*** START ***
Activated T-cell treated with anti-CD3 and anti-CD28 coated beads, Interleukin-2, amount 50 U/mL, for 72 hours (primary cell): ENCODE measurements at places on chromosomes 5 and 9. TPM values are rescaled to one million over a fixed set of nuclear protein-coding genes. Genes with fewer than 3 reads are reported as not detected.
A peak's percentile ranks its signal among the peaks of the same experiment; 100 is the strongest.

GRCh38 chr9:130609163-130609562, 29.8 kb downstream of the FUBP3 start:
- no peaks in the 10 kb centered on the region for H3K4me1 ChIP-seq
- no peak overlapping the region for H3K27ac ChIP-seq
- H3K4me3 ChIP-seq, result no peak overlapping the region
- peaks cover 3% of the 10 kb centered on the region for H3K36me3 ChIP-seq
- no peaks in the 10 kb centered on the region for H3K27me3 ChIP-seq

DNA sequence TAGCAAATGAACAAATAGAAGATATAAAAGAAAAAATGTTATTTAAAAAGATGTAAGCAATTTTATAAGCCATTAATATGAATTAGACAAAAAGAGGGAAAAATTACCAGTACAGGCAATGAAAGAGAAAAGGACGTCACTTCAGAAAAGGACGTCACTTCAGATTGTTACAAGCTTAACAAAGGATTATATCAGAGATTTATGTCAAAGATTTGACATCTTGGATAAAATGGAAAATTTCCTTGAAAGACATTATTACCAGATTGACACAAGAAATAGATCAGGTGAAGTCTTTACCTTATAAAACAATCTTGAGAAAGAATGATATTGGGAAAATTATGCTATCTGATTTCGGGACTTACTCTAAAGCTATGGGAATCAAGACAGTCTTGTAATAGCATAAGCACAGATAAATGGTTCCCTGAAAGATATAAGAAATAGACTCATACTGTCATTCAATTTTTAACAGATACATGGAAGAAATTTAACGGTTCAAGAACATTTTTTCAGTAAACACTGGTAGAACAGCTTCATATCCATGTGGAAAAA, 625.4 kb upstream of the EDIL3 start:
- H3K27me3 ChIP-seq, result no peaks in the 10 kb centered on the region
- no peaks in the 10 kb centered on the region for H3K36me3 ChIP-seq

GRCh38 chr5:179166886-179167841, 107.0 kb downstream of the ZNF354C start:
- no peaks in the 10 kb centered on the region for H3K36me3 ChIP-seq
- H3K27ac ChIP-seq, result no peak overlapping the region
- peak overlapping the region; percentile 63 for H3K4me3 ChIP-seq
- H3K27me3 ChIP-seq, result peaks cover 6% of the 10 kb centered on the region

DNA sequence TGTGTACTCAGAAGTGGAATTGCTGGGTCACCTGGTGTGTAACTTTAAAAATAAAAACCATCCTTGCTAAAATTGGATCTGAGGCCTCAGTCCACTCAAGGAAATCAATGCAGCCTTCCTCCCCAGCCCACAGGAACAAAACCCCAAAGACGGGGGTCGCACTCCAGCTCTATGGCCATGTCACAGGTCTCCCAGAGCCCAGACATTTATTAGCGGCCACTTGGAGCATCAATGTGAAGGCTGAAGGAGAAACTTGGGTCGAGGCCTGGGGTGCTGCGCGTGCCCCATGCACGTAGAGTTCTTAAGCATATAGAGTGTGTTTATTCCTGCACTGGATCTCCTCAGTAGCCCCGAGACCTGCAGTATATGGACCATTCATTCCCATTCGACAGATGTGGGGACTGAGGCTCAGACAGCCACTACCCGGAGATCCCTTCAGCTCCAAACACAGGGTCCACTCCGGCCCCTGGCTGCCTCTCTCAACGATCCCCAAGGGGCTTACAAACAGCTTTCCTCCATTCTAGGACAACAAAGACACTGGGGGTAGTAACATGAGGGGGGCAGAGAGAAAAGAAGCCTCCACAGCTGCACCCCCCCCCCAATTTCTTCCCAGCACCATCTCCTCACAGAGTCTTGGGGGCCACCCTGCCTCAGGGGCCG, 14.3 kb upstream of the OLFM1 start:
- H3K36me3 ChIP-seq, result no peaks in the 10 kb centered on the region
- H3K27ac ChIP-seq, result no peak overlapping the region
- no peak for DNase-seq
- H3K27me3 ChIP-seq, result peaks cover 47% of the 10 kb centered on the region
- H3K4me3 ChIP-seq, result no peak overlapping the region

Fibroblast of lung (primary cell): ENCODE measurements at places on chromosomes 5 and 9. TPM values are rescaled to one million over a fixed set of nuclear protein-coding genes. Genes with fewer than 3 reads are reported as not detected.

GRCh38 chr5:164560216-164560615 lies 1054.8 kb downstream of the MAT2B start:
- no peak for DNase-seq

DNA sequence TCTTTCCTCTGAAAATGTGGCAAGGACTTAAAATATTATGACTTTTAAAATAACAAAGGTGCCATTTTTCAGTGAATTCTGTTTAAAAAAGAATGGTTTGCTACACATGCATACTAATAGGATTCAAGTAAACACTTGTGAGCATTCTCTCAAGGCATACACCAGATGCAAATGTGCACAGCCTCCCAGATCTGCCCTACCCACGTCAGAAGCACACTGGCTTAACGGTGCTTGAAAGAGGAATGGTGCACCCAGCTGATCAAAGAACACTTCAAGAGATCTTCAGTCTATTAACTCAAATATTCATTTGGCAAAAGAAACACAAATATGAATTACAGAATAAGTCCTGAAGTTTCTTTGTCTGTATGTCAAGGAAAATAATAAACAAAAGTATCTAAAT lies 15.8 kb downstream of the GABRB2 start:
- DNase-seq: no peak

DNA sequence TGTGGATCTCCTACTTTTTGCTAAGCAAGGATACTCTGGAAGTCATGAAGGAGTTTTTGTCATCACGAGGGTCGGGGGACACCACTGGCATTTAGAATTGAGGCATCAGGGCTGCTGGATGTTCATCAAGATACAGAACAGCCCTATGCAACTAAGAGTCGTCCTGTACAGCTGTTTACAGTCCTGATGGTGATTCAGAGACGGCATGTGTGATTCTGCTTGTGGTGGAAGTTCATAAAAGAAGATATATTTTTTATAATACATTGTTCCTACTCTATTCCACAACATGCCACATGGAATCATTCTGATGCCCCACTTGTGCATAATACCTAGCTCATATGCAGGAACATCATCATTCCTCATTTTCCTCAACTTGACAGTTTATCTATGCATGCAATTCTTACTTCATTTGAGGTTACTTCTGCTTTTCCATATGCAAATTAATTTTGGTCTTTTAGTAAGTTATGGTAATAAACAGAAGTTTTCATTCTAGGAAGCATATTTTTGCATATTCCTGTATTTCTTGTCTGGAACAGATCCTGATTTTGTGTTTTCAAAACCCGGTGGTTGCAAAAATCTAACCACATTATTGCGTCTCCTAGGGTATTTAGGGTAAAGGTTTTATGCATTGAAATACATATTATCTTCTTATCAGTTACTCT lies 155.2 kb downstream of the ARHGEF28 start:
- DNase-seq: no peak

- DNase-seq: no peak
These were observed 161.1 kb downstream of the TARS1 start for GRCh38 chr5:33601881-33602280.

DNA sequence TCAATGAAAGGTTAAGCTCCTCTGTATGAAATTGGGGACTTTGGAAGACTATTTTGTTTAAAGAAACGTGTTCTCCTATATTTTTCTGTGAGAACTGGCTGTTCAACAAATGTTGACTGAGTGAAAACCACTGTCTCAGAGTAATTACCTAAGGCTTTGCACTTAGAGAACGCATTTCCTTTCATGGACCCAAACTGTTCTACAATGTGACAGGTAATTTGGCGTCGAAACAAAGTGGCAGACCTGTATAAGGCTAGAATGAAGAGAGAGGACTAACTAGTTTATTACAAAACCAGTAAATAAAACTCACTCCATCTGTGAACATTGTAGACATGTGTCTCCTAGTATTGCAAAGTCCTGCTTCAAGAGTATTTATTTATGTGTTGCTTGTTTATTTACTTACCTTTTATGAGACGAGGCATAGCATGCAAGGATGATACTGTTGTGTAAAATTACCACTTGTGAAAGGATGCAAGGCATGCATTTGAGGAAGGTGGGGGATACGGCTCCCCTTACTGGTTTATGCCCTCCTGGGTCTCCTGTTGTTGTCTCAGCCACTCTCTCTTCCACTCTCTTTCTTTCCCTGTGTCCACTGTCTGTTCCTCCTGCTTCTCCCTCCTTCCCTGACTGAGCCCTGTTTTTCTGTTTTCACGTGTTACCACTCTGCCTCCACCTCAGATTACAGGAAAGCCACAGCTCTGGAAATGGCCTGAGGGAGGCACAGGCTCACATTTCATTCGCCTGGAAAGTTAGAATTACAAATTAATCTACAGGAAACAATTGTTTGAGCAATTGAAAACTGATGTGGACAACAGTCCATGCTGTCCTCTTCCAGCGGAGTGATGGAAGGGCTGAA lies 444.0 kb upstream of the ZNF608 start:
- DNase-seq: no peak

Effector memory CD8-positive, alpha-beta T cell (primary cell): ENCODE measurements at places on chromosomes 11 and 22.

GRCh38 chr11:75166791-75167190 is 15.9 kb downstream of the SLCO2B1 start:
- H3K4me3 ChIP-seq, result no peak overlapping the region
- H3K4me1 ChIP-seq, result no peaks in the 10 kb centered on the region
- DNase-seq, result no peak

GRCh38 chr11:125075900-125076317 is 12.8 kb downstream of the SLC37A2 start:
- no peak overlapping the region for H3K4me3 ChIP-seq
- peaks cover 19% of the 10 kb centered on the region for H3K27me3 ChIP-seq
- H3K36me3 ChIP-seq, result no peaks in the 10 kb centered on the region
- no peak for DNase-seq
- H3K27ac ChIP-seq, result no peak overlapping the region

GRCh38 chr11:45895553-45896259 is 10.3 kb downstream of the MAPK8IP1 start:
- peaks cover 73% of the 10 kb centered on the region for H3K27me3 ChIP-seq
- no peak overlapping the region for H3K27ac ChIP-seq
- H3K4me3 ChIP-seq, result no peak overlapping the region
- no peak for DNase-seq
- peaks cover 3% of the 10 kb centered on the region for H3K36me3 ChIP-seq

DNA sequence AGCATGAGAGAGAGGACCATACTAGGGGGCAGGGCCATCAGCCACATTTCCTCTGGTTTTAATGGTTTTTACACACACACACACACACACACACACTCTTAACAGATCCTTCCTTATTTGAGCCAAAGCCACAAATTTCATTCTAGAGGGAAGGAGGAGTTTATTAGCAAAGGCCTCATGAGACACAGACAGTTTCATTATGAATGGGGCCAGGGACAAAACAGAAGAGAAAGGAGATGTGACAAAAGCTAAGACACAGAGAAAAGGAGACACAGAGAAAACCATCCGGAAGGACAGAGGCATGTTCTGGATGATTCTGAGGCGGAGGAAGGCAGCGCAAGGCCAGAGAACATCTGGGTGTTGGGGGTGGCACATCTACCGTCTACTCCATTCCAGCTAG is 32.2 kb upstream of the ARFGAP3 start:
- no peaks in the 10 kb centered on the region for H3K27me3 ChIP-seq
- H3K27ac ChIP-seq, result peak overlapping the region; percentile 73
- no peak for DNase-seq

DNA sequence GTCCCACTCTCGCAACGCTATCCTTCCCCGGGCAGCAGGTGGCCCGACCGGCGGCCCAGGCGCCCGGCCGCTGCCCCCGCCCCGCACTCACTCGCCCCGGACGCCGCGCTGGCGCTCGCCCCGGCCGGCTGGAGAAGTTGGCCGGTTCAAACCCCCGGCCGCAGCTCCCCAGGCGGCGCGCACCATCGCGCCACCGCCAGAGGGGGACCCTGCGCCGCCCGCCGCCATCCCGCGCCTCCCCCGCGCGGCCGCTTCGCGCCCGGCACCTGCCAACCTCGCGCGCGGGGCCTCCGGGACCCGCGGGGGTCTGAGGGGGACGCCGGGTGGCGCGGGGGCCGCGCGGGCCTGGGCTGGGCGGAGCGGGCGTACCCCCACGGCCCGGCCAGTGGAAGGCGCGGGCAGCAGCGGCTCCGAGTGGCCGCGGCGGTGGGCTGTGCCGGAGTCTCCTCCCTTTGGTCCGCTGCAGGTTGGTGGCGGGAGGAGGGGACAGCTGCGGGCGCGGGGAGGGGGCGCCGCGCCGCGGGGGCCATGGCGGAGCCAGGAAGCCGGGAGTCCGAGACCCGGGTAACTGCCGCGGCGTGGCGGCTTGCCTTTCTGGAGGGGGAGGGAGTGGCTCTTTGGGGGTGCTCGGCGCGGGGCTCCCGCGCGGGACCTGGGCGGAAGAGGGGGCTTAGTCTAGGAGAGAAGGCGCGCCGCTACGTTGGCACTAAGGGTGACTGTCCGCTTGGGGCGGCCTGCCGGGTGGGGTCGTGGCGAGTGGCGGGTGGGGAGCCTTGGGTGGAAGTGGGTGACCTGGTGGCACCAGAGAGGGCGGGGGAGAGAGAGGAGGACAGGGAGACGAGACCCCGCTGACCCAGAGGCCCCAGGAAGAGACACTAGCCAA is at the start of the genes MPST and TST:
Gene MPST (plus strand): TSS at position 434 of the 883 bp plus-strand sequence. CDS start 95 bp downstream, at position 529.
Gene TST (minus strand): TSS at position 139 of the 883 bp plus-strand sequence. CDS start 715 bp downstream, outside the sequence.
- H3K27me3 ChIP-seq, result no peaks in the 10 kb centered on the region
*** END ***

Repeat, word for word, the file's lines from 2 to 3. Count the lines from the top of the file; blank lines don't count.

A peak's percentile ranks its signal among the peaks of the same experiment; 100 is the strongest.

GRCh38 chr9:130609163-130609562, 29.8 kb downstream of the FUBP3 start: